An American in Chengdu

By any other name | October 9, 2009

A few weeks ago, at lunch with Cecilia and her cousin, Cecilia said, “Her English name is Rose. Do you think it sounds like a country person’s name?”

I said no, I thought it was a nice name, maybe a little old-fashioned. My grandmother’s name was Rose, I noted. I neglected to mention that she hated “Rose” with a passion and went by her middle name.

“I think Chun Hua is like that. It sounds like a girl from the countryside. Or like a servant girl.” Ah, so the Rose discussion had been a delicate way of leading up to the revelation that my Chinese name made me sound like a hillbilly. I hadn’t seen that coming.

My first Chinese teacher gave me the name Chun Hua (春花) in 2002. It means spring flower, and it always did seem a little, well, sweet and flowery to me, but I didn’t mind. When I introduced myself at Chinese meetups people would sometimes tell me it was a pretty name. Now I knew they meant it was a pretty name… for a bumpkin.

With some help from friends, I’ve now re-christened myself Chang Xi (嫦兮). Chang is part of the name of Chang’e, the mythical woman on the moon honored in last week’s Mid-Autumn Festival. Xi is just a character used to represent a sound–it has no meaning of its own. I liked the idea of becoming a new person at the Mid-Autumn Festival, a person that will, I hope, actually learn Chinese rather than dabble in it. A sophisticated, urban, moon goddess kind of person.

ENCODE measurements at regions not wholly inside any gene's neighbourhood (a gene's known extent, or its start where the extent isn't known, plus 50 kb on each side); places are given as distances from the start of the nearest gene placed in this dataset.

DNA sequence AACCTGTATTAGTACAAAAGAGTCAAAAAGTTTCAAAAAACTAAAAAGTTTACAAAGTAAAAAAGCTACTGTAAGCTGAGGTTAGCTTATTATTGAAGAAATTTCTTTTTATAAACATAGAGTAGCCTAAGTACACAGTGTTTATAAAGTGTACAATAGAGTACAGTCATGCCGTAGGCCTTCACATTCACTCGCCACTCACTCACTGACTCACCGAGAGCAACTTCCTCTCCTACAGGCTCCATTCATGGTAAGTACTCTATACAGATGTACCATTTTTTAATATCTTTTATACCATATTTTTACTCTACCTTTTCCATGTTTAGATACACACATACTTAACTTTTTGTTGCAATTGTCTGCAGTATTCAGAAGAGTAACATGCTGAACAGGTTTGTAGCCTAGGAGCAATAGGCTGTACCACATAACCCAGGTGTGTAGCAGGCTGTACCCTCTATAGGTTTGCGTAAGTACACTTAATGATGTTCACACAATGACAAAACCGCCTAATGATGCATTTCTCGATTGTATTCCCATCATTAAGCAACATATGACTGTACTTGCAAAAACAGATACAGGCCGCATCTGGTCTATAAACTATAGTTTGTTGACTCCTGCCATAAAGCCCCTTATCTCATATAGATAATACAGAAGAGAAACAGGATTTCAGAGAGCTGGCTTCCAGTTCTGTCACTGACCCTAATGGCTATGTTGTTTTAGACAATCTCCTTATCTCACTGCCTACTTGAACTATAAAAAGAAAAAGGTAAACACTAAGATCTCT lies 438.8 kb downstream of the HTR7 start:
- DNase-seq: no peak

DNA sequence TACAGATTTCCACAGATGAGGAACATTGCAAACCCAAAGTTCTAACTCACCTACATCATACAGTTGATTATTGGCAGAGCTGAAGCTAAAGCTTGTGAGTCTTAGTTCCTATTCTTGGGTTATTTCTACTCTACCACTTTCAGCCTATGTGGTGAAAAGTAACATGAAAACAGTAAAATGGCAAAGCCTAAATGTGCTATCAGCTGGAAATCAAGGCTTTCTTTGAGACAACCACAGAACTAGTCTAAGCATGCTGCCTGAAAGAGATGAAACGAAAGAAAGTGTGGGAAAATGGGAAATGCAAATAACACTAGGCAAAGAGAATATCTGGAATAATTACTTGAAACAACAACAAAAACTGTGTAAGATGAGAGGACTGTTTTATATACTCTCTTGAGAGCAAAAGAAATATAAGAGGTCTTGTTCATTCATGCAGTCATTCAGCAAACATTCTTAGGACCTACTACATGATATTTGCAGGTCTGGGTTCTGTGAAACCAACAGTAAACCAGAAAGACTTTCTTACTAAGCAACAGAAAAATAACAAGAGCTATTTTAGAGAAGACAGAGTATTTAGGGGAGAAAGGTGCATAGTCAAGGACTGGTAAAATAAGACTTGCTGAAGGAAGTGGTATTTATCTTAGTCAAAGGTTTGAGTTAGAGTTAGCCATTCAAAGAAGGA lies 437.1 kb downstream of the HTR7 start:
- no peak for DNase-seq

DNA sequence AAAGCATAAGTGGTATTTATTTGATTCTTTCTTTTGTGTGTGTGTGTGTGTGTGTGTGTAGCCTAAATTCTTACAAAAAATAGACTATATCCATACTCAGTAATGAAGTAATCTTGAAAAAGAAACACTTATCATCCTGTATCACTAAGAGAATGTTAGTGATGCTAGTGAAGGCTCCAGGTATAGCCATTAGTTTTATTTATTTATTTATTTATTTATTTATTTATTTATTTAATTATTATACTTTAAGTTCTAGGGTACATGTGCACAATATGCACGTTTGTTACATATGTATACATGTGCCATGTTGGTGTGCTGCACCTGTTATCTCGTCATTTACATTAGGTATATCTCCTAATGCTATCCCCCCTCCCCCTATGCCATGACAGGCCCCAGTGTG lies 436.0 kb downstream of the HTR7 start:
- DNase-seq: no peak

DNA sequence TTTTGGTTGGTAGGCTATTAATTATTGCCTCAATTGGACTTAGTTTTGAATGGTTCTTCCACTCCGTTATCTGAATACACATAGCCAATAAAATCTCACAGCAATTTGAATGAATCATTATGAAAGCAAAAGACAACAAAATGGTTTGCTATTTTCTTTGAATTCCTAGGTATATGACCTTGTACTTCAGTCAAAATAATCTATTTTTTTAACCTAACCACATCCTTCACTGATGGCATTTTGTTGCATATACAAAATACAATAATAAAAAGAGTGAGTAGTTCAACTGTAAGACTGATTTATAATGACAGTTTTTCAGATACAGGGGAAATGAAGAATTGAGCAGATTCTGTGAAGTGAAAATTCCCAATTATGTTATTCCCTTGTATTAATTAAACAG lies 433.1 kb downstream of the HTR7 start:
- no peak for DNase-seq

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3 Comments »

  1. You’ve named yourself after a beer (and an elephant)!
    http://www.changbeer.com/

    awesome 🙂

    Comment by Deano — October 10, 2009 @ 1:41 am

  2. Congratulations Chang Xi. I tried dumping Miss Ann for Chemical Annie, but it didn’t catch on.

    Comment by Nanerd — October 10, 2009 @ 9:30 am

  3. Ha ha. Bumpkin.

    Comment by Helen — October 10, 2009 @ 8:50 pm


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    About me

    I've come to Sichuan in search of adventure, fluency in Chinese, and awesome vegetarian food. I have to concede that the baby pandas are very cute.
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